Braise the onions, garlic, basil, and oregano in red wine. (If you are
using cooked lentils, ignore the information regarding lentil preparation
and omit the bay leaves.) While the onions are cooking, put the lentils
and bay leaves into a separate pot with 11/2 cups water and cook for 30
minutes, until done. Do not overcook the lentils because they will need to
retain their shape.

After the onions have softened, add the tomato puree. Let cook for
approximately 20 minutes, until some of the liquid is reduced and the
sauce has thickened.

When the lentils have finished cooking, remove the bay leaves. Drain the
lentils and add them to the sauce. Add salt and pepper to taste.

Cook the pasta in a large pot of boiling water, according to package
directions without using salt, until al dente? tender but firm to the
bite. Drain. Serve the sauce over the pasta.

- - - - - - - - - - - - - - - - - - -

Per Serving (excluding unknown items): 463 Calories; 2g Fat (3.6% calories
from fat); 21g Protein; 90g Carbohydrate; 16g Dietary Fiber; 0mg
Cholesterol; 525mg Sodium. Exchanges: 5 Grain(Starch); 1 Lean Meat; 3
Vegetable; 0 Fat.

NOTES : This very hearty sauce works with lasagna as well.

yield: 2 3/4 cups sauce (3 to 5 servings) by Mark Hall
Serving size 1 cup pasta 1 cup sauce
22 calories
0.9 grams total fat
0.1 grams saturated fat
0 milligrams cholesterol

Nutr. Assoc. : 0 0 0 0 0 0 0 0 0 0 0 0

My First Week

Well, it didn't go too badly. I wasn't perfect, but not too bad. I am trying to use up some of the non Ornish stuff in my freezers (like the veggie burgers that aren't totally right, and some shrimp (which my sister is allergic to: she's taking the rest of the meats though). Hubby loves couscous, and I have to admit I didn't make it that often. I'm making it more now. And he loves indian stuff, so that makes it easier. I made fresh okra for the first time (only ever had it from frozen and pickled).

Our 3 faves from this week: Pasta with Tomato-Lentil Sauce , Tomato Okra Stew, AND Chick-Pea and Vegetable Stew with Couscous. [Many more recipes can be found here: ]

The few times I had something with a moderate amount of fat, I felt bad, physically. That's a better reminder than anything else. It's an actual thing for me to point and and go: "See, you don't want to feel like that!"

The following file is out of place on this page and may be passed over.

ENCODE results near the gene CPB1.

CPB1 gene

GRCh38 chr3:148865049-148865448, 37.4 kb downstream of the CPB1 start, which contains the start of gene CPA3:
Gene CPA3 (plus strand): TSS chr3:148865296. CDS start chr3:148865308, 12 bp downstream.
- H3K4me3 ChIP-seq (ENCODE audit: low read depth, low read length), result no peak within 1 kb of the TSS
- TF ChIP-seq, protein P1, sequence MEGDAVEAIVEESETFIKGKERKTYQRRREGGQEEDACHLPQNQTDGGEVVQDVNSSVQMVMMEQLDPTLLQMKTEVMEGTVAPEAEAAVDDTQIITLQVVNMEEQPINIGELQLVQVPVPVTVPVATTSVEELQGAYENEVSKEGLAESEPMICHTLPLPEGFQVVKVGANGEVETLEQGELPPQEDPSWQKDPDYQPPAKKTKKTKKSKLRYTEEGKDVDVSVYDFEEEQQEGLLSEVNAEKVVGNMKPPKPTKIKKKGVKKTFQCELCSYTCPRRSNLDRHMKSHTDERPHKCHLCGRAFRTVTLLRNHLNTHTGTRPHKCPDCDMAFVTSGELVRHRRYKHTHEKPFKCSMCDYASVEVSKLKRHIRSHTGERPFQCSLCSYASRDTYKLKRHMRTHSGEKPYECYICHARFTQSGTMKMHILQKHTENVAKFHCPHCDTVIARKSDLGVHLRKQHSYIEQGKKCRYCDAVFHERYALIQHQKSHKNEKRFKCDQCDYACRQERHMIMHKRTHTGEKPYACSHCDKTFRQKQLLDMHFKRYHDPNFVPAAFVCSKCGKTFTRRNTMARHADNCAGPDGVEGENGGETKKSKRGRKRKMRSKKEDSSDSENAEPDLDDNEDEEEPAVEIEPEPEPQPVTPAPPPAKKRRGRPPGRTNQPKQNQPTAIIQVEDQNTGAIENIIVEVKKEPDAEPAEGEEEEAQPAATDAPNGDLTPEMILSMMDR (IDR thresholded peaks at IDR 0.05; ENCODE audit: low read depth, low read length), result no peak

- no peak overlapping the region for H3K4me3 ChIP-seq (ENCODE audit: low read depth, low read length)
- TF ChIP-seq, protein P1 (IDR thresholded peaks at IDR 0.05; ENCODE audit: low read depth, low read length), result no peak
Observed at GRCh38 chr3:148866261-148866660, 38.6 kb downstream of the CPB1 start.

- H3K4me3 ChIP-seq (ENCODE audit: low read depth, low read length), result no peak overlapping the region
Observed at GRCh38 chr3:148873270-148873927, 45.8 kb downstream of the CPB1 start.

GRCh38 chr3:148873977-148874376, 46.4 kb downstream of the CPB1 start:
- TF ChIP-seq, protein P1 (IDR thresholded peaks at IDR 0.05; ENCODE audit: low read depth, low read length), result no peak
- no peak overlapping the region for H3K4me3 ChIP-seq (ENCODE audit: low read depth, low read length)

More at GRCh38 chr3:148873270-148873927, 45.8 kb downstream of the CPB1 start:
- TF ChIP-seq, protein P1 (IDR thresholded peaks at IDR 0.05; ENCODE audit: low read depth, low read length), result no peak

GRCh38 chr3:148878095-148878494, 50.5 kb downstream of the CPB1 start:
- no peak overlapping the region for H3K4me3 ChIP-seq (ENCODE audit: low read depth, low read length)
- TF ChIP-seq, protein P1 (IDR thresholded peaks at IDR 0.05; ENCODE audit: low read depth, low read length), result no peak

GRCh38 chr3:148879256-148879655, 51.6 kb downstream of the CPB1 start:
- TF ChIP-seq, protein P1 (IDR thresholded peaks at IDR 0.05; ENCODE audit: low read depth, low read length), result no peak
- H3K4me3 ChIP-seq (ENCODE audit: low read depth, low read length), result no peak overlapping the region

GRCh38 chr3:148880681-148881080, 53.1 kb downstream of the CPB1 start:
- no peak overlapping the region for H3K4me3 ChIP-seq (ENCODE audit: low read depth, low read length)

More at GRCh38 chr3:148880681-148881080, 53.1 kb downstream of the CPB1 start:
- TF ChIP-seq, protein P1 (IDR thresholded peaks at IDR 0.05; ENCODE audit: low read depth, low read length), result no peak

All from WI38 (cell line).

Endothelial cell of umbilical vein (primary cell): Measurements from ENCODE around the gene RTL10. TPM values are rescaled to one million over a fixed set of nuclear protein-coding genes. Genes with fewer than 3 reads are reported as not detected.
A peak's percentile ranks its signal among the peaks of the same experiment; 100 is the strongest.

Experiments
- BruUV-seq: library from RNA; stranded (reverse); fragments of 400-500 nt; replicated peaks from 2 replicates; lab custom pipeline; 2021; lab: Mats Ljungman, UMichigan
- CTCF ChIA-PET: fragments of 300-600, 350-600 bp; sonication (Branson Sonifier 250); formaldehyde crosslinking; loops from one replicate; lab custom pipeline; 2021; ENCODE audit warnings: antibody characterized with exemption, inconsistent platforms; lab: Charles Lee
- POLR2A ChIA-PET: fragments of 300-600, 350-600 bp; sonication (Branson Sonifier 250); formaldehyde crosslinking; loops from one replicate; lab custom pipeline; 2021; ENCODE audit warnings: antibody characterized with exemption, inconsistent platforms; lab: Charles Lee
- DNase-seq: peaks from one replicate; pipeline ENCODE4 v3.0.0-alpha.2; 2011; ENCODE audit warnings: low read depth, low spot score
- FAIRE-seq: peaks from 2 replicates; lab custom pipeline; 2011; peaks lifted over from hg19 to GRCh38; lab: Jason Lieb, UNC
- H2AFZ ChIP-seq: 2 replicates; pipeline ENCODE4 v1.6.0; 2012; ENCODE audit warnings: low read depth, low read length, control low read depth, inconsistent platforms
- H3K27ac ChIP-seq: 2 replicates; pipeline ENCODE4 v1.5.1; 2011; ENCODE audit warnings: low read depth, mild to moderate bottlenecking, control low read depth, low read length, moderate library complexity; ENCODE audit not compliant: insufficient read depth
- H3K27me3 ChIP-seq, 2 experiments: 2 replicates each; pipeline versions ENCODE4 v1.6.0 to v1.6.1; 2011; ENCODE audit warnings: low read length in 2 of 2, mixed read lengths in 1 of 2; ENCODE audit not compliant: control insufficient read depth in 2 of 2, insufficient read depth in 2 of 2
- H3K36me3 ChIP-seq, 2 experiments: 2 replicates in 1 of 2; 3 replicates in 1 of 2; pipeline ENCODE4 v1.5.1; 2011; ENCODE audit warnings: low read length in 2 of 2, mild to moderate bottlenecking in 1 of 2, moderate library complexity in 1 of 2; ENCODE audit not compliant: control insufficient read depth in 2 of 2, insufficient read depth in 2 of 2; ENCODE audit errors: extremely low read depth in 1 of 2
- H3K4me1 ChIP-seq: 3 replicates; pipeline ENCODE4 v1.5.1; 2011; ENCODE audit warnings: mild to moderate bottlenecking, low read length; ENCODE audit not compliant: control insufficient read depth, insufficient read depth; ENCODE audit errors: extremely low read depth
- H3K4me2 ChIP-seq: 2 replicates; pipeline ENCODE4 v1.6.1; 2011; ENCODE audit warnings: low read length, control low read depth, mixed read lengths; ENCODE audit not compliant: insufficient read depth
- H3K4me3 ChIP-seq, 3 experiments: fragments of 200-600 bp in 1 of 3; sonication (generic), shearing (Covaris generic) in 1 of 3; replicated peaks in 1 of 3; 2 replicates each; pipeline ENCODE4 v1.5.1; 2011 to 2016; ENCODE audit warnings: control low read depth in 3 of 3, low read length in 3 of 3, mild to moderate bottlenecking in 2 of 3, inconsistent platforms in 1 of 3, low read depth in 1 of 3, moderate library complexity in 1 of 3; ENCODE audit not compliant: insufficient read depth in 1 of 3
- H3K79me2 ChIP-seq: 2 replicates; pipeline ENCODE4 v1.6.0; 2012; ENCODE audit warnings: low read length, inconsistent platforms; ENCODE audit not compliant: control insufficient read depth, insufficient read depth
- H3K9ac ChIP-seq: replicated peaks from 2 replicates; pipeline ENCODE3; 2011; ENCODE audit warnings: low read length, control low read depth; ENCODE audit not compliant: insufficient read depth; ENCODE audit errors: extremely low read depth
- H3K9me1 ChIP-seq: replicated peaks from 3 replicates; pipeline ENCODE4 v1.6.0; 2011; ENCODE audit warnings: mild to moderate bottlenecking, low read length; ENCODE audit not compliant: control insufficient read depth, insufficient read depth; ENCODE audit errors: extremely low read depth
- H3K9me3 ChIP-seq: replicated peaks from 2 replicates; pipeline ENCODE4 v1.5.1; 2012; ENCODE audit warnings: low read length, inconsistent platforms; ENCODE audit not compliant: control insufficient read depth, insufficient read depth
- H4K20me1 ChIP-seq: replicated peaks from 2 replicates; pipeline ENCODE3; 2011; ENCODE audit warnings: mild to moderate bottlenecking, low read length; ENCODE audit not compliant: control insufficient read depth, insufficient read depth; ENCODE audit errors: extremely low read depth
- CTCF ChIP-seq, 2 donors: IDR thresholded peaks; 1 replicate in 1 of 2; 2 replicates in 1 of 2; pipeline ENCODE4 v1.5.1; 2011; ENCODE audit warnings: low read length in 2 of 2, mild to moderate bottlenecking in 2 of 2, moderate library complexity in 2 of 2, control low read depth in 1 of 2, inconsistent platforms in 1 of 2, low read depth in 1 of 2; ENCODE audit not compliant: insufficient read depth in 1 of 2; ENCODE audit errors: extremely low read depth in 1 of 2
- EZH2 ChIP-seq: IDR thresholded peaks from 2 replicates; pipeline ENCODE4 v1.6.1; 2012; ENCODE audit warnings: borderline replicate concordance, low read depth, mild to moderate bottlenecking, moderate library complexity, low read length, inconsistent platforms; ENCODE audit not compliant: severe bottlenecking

I'm going to meet my mom and sister at the Charlotesville Veggie Fest at the end of Sept. (It's halfway between my house and theirs) and I'm hoping to get more ideas while there. I'm looking forward to it!

Here's the okra recipe:

* Exported from MasterCook *


Recipe By :
Serving Size : 4 Preparation Time :0:00
Categories :

Amount Measure Ingredient -- Preparation Method
-------- ------------ --------------------------------
2/3 cup chopped onions
2 tablespoons Minced Garlic
2 tablespoons dried oregano
1 cup water
1 1/2 cups Corn Kernels -- 2 to 3 large ears
1/4 cup dry red wine
1/4 ground cumin
1 1/2 cups diced green bell pepper
1 1/2 cups Okra -- thinly sliced
3 cups chopped tomatoes
1/4 teaspoon Cayenne Pepper -- plus 1 pinch
1/8 teaspoon Freshly Ground Black Pepper -- to taste

Braise the onions, garlic, and oregano in the 1 cup water. When the onions
begin to soften, add the corn kernels and red wine. Continue braising for
10 minutes after adding the corn.

Add the cumin, green pepper, okra, and tomatoes. Cover and stew for 45 to
60 minutes, until the vegetables are soft. Stir in the cayenne and add
salt and pepper to taste.

- - - - - - - - - - - - - - - - - - -

Per Serving (excluding unknown items): 143 Calories; 1g Fat (7.3% calories
from fat); 5g Protein; 30g Carbohydrate; 7g Dietary Fiber; 0mg
Cholesterol; 33mg Sodium. Exchanges: 1 Grain(Starch); 0 Lean Meat; 3
Vegetable; 0 Fat.

NOTES : Serve this stew over Wild and Arborio Rice or another
grain dish. [ I loved it over a baked potato!!!!!]

yield: 4 cups (4 servings) by Mark Hall
Serving size 1 cup
139 calories
1.6 grams total fat
0.3 grams saturated fat
0 milligrams cholesterol

Nutr. Assoc. : 0 0 0 0 0 0 0 0 0 0 0 0 0

Friday, August 25, 2006

Dinner Tonight

Well, this week hasn't been easy. I've done ok, but not great (some Nutella, some Fluff, some lemon icing...some deli meats and some shrimp have all entered my system so far).
So far this is our favorite meal of the week, Hubs gave it a 9.9 :) I didn't have any zucchini, but threw in some mixed sliced fresh mushrooms and baby spinach leaves. It was great!

* Exported from MasterCook *


Recipe By :Deborah Madison
Serving Size : 4 Preparation Time :0:00
Categories :

Amount Measure Ingredient -- Preparation Method
-------- ------------ --------------------------------
1 cup Chickpeas -- plus the cooking broth (about 2 1/2 cups cooked)
1 large onion -- diced in 1/4-inch squares
2 cloves garlic -- minced
1 1/2 teaspoons paprika
1/4 teaspoon ground cinnamon
1/4 teaspoon cayenne
1/2 teaspoon ground cumin
1/2 teaspoon freshly ground black pepper
1/2 teaspoon ground ginger
1 green bell pepper -- diced slightly larger than the onions
1 cup Zucchini -- cubed, or other summer squash
1 can canned tomatoes -- (about 2 cups) chopped, and their juices
2 tablespoons Golden Raisins -- or regular
1 teaspoon Saffron Threads
2 tablespoons Fresh Parsley -- chopped
2 tablespoons Chopped Cilantro
1 cup Frozen Peas
8 ounces couscous
Fresh Cilantro Sprigs -- for garnish